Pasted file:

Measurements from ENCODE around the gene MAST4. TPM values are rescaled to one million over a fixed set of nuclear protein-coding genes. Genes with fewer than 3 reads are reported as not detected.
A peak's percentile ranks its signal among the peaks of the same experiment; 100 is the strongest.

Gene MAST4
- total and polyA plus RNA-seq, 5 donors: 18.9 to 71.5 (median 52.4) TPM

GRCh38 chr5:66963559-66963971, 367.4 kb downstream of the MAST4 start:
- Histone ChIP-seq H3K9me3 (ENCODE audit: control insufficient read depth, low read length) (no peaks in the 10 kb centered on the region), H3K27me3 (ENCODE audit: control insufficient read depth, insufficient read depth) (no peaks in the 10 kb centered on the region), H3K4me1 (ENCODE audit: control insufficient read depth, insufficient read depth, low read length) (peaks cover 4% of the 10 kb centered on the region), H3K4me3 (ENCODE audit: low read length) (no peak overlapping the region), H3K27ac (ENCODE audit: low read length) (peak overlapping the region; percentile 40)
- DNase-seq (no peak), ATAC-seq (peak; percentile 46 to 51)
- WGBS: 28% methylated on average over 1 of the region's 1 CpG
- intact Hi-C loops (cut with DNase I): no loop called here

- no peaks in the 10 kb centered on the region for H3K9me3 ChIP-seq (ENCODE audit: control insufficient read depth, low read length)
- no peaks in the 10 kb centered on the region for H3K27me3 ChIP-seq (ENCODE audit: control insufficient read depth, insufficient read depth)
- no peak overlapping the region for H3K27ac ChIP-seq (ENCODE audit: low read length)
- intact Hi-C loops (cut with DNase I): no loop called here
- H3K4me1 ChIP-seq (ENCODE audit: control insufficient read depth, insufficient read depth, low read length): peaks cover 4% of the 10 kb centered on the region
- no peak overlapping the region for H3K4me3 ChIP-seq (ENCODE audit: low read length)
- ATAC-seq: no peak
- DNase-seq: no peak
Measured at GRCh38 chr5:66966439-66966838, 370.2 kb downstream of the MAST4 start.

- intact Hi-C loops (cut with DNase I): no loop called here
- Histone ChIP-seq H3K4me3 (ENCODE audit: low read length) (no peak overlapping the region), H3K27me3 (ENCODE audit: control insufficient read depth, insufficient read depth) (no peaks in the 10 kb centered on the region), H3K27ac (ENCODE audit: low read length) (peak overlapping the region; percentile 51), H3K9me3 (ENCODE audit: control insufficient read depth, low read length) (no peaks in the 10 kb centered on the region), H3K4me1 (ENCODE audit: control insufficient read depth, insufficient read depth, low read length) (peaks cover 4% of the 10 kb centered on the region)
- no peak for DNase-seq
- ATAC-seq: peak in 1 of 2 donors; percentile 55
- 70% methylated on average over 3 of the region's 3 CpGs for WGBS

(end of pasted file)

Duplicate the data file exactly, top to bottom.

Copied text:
Measurements from ENCODE around the gene MAST4. TPM values are rescaled to one million over a fixed set of nuclear protein-coding genes. Genes with fewer than 3 reads are reported as not detected.
A peak's percentile ranks its signal among the peaks of the same experiment; 100 is the strongest.

Gene MAST4
- total and polyA plus RNA-seq, 5 donors: 18.9 to 71.5 (median 52.4) TPM

GRCh38 chr5:66963559-66963971, 367.4 kb downstream of the MAST4 start:
- Histone ChIP-seq H3K9me3 (ENCODE audit: control insufficient read depth, low read length) (no peaks in the 10 kb centered on the region), H3K27me3 (ENCODE audit: control insufficient read depth, insufficient read depth) (no peaks in the 10 kb centered on the region), H3K4me1 (ENCODE audit: control insufficient read depth, insufficient read depth, low read length) (peaks cover 4% of the 10 kb centered on the region), H3K4me3 (ENCODE audit: low read length) (no peak overlapping the region), H3K27ac (ENCODE audit: low read length) (peak overlapping the region; percentile 40)
- DNase-seq (no peak), ATAC-seq (peak; percentile 46 to 51)
- WGBS: 28% methylated on average over 1 of the region's 1 CpG
- intact Hi-C loops (cut with DNase I): no loop called here

- no peaks in the 10 kb centered on the region for H3K9me3 ChIP-seq (ENCODE audit: control insufficient read depth, low read length)
- no peaks in the 10 kb centered on the region for H3K27me3 ChIP-seq (ENCODE audit: control insufficient read depth, insufficient read depth)
- no peak overlapping the region for H3K27ac ChIP-seq (ENCODE audit: low read length)
- intact Hi-C loops (cut with DNase I): no loop called here
- H3K4me1 ChIP-seq (ENCODE audit: control insufficient read depth, insufficient read depth, low read length): peaks cover 4% of the 10 kb centered on the region
- no peak overlapping the region for H3K4me3 ChIP-seq (ENCODE audit: low read length)
- ATAC-seq: no peak
- DNase-seq: no peak
Measured at GRCh38 chr5:66966439-66966838, 370.2 kb downstream of the MAST4 start.

- intact Hi-C loops (cut with DNase I): no loop called here
- Histone ChIP-seq H3K4me3 (ENCODE audit: low read length) (no peak overlapping the region), H3K27me3 (ENCODE audit: control insufficient read depth, insufficient read depth) (no peaks in the 10 kb centered on the region), H3K27ac (ENCODE audit: low read length) (peak overlapping the region; percentile 51), H3K9me3 (ENCODE audit: control insufficient read depth, low read length) (no peaks in the 10 kb centered on the region), H3K4me1 (ENCODE audit: control insufficient read depth, insufficient read depth, low read length) (peaks cover 4% of the 10 kb centered on the region)
- no peak for DNase-seq
- ATAC-seq: peak in 1 of 2 donors; percentile 55
- 70% methylated on average over 3 of the region's 3 CpGs for WGBS